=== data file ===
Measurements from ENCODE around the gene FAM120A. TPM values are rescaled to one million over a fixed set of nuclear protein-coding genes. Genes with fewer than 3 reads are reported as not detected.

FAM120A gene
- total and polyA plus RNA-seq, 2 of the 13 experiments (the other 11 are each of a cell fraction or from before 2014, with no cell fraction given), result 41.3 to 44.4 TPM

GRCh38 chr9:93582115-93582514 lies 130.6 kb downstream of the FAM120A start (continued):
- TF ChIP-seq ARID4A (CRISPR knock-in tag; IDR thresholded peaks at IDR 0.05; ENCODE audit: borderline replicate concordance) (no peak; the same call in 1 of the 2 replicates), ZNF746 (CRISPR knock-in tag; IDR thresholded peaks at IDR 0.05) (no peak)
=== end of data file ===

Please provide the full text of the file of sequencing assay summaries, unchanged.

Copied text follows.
Measurements from ENCODE around the gene FAM120A. TPM values are rescaled to one million over a fixed set of nuclear protein-coding genes. Genes with fewer than 3 reads are reported as not detected.

FAM120A gene
- total and polyA plus RNA-seq, 2 of the 13 experiments (the other 11 are each of a cell fraction or from before 2014, with no cell fraction given), result 41.3 to 44.4 TPM

GRCh38 chr9:93582115-93582514 lies 130.6 kb downstream of the FAM120A start (continued):
- TF ChIP-seq ARID4A (CRISPR knock-in tag; IDR thresholded peaks at IDR 0.05; ENCODE audit: borderline replicate concordance) (no peak; the same call in 1 of the 2 replicates), ZNF746 (CRISPR knock-in tag; IDR thresholded peaks at IDR 0.05) (no peak)